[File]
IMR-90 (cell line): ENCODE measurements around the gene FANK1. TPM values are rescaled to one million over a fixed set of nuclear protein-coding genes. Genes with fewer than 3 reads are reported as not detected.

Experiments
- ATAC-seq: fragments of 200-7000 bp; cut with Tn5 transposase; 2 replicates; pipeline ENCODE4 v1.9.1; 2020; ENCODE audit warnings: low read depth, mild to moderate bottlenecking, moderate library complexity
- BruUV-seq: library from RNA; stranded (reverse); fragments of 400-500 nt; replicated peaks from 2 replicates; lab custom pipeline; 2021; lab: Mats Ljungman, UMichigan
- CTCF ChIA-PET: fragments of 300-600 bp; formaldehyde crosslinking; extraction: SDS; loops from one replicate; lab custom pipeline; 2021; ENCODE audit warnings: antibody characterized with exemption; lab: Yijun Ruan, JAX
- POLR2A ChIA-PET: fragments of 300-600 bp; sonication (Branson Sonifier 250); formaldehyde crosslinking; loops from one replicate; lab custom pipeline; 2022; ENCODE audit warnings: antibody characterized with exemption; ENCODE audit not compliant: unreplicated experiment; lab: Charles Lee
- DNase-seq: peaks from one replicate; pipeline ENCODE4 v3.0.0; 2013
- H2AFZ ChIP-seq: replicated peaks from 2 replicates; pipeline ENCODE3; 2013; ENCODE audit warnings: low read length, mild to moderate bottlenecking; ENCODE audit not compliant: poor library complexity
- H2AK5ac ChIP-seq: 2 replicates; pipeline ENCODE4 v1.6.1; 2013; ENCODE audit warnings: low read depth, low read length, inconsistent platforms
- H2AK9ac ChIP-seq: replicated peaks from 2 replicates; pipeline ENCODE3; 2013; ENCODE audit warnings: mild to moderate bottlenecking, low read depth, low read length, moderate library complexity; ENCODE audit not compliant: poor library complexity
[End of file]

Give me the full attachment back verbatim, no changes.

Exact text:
IMR-90 (cell line): ENCODE measurements around the gene FANK1. TPM values are rescaled to one million over a fixed set of nuclear protein-coding genes. Genes with fewer than 3 reads are reported as not detected.

Experiments
- ATAC-seq: fragments of 200-7000 bp; cut with Tn5 transposase; 2 replicates; pipeline ENCODE4 v1.9.1; 2020; ENCODE audit warnings: low read depth, mild to moderate bottlenecking, moderate library complexity
- BruUV-seq: library from RNA; stranded (reverse); fragments of 400-500 nt; replicated peaks from 2 replicates; lab custom pipeline; 2021; lab: Mats Ljungman, UMichigan
- CTCF ChIA-PET: fragments of 300-600 bp; formaldehyde crosslinking; extraction: SDS; loops from one replicate; lab custom pipeline; 2021; ENCODE audit warnings: antibody characterized with exemption; lab: Yijun Ruan, JAX
- POLR2A ChIA-PET: fragments of 300-600 bp; sonication (Branson Sonifier 250); formaldehyde crosslinking; loops from one replicate; lab custom pipeline; 2022; ENCODE audit warnings: antibody characterized with exemption; ENCODE audit not compliant: unreplicated experiment; lab: Charles Lee
- DNase-seq: peaks from one replicate; pipeline ENCODE4 v3.0.0; 2013
- H2AFZ ChIP-seq: replicated peaks from 2 replicates; pipeline ENCODE3; 2013; ENCODE audit warnings: low read length, mild to moderate bottlenecking; ENCODE audit not compliant: poor library complexity
- H2AK5ac ChIP-seq: 2 replicates; pipeline ENCODE4 v1.6.1; 2013; ENCODE audit warnings: low read depth, low read length, inconsistent platforms
- H2AK9ac ChIP-seq: replicated peaks from 2 replicates; pipeline ENCODE3; 2013; ENCODE audit warnings: mild to moderate bottlenecking, low read depth, low read length, moderate library complexity; ENCODE audit not compliant: poor library complexity